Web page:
Sunday, November 16, 2014

Big Hero 6 (Review)

Director(s): Don Hall & Chris Williams

Company: Disney

Year: 2014

Country: USA


We introduce to you, the most huggable robot ever!

Normally, this blog does not cover Disney films due to its primary focus being on obscure and foreign titles, but I decided to make an exception for Big Hero 6. It's not because the film is outside of Disney's comfort zone or that it offers anything out of the ordinary. It's simply a really fun and entertaining superhero flick with a lot of heart. Big Hero 6 is based upon the Marvel series of the same name, but it has far more in common with a typical Disney production than it does with the comics it is based upon.

In some ways, however, this seems to have worked in the film's favor. The comic's narrative has been streamlined to allow it to work within a 105 minute run time and much more emphasis is put on the relationship between the protagonist, Hiro Hamada, and his late bother's robot, Baymax. (There has been some debate over the film's whitewashing of two of its cast members, although Big Hero 6 remains a multi-ethnic team. It is also important to note that the comic is not without fault: having plenty of cultural stereotypes and sexualized depictions of its female characters. Both of which the film thankfully avoids.)


The Disney film is vastly different from the comic version (and that's not necessarily a bad thing). 

The movie's plot is nothing new, but it is enjoyable. Big Hero 6 is set in the fictional city of San Fransokyo, a fusion of modern-day Tokyo and San Francisco. 14 year old wiz-kid, Hiro Hamada, and his older brother, Tadashi, live at a coffee shop with their eccentric Aunt Cass. Tadashi urges Hiro to attend college. However, Hiro is more interested in participating in illegal bot fights than going to a 'nerd school' that will teach him things that he apparently already knows. All of this changes once Tadashi shows Hiro his university's lab. At the lab Hiro meets his brother's friends: GoGo Tomago, a no-nonsense, adrenaline-driven, developer of electromagnetics; Fred, the school mascot and resident comic-book expert/hippie otaku; Honey Lemon, a quirky chemistry expert; and Wasabi a heavily-built, slightly neurotic lasers expert.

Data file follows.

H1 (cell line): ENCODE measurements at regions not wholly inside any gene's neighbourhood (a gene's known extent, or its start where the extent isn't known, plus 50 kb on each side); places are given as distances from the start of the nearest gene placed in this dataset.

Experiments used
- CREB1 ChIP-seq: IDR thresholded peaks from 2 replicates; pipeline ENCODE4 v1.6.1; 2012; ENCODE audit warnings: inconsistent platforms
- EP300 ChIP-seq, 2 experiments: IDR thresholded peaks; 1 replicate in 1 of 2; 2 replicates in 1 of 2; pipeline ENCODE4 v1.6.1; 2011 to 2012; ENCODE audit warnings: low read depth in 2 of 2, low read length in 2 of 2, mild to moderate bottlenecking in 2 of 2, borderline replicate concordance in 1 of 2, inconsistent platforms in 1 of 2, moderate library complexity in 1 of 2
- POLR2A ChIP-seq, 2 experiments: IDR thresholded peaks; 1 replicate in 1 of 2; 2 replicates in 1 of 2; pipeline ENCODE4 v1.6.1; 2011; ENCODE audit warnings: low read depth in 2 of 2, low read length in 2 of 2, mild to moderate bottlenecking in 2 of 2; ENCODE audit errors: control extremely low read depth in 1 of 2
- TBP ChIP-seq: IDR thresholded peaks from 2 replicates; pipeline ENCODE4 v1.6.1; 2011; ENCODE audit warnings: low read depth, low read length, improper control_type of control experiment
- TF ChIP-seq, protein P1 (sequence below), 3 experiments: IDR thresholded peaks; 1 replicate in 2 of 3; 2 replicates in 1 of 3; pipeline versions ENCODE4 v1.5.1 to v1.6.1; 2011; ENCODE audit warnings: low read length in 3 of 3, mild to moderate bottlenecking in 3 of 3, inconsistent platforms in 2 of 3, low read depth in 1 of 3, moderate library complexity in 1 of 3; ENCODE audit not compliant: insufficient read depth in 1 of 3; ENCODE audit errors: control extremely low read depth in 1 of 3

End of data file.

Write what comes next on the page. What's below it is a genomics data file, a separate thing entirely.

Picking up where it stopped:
Hiro is also impressed by the esteemed Professor Callaghan, and Tadahsi's invention, the robotic nurse, Baymax. Hiro manages to get accepted into the college after winning a robotics competition with his microbots, but his victory is tragically interrupted when a fire occurs at the university hall. Tadashi rushes in to save Callaghan, and is killed when the building explodes. Hiro withdraws from college and his friends, until one day he accidentally reactivates Baymax. Hiro and Baymax eventually discover that a mysterious masked man has stolen Hiro's microbots …which were supposed to have perished in the fire. Hiro is joined by his concerned friends. He then proceeds to upgrade Baymax and provides his newly formed team super-suits. But will apprehending the man in the mask really make Hiro feel better? Just who is the masked man anyway? And what would have Tadashi wanted?



Our protagonist 'nerds' before and after suiting up.

As mentioned before, the film's focus wisely sticks to the relationship between Hiro and Baymax. At the start of the film, Baymax is very naive about the world around him and tends to take things quite literally (which is frequently a source of the film's humor outside of Fred's geeky antics). For instance when Baymax accidentally scares Hiro, Hiro yells "You nearly gave me a heart attack!" Baymax then prepares his built-in defibrillators. Over the course of the movie, Baymax matures and begins to question Hiro about his quest for vengeance. The two form a relationship similar to the one Hiro had with his brother and Baymax frequently acts as Hiro's moral compass.